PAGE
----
South Korea seeks bigger role in global arms bazaar
By Joyce Lee and Tony Munroe
SEOUL (Reuters) - When South Korean president Park Geun-hye stopped off in Peru this week, her diplomatic tasks included drumming up interest in her country's home-grown light fighter jets.
While Park did not come away with a new contract, state-run Korea Aerospace Industries (KAI) (047810.KS: Quote) is in the running for a contract to supply Peru with 24 of its FA-50 fighter jets, worth as much as $2 billion.
Park's efforts are part of a broader push to turn the South Korean defense industry into an export powerhouse.
With South Korea's arms makers experiencing sluggish domestic growth, its defense exports have gone from $144 million in 2002 to $3.6 billion last year, with an average annual gain of 31 percent over the past five years.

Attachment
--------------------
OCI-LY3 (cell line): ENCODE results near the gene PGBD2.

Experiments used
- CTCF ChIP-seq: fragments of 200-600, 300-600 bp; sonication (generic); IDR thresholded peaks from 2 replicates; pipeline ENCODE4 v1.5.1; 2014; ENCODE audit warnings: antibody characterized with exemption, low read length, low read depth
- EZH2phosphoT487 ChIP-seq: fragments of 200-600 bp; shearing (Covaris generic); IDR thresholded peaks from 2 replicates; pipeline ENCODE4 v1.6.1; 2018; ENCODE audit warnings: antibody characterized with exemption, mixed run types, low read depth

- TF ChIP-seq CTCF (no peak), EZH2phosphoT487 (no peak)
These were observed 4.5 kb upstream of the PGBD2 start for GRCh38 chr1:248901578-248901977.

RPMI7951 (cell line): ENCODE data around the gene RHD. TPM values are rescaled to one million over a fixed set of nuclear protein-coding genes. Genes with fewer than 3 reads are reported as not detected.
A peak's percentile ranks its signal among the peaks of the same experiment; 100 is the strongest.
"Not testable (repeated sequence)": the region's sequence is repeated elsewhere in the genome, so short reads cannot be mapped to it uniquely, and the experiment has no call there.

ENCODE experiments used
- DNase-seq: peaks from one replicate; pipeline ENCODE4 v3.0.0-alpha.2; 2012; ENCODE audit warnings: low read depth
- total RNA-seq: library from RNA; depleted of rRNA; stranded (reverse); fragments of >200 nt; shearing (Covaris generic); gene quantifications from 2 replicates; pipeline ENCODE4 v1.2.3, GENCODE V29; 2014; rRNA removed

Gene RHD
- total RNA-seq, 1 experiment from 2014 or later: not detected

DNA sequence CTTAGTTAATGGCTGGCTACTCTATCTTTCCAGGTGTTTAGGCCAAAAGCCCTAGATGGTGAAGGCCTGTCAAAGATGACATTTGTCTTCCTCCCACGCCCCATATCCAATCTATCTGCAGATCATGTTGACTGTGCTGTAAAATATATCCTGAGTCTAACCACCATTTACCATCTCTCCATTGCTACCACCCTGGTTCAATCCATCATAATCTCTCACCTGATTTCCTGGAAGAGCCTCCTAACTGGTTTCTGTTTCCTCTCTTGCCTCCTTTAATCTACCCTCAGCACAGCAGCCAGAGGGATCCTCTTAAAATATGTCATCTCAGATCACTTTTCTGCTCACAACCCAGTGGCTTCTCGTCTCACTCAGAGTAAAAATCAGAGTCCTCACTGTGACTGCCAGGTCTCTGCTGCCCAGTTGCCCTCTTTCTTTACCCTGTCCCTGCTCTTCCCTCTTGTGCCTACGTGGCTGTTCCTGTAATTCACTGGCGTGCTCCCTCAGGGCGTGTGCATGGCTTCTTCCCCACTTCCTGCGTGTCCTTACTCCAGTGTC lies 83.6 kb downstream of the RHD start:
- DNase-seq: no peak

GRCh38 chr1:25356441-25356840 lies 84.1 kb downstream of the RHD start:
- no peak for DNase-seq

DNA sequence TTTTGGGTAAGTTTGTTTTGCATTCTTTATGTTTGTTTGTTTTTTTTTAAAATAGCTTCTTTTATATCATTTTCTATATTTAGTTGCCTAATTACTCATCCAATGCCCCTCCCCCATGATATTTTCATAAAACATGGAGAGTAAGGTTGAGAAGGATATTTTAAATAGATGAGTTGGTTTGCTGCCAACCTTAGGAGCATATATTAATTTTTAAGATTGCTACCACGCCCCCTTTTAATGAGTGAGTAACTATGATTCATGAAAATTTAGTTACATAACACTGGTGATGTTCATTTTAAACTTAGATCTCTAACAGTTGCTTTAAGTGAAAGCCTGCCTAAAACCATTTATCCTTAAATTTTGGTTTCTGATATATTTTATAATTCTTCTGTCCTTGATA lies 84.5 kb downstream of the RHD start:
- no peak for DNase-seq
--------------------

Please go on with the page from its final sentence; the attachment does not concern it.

The industry, developed mostly with American technology during a decades-long standoff with North Korea, is hoping to sustain that growth by selling beyond its main export markets in Southeast Asia into Latin America, Europe and the United States.
"They've got a strong combination of technology, skills, reasonable costs, an export-driven economy, and a domestic defense market that's large enough to justify home-grown products," said Richard Aboulafia, vice president at the Virginia-based Teal Group.
Although it is a close ally of the United States, South Korea lacks the diplomatic baggage that hinders some players in the global arms trade, such as China, Israel and Russia. Regional rival Japan only relaxed its ban on weapons exports last year.
"There are no negative geopolitical strings attached," said Tim Huxley, executive director of the International Institute of Strategic Studies in Asia. Continued...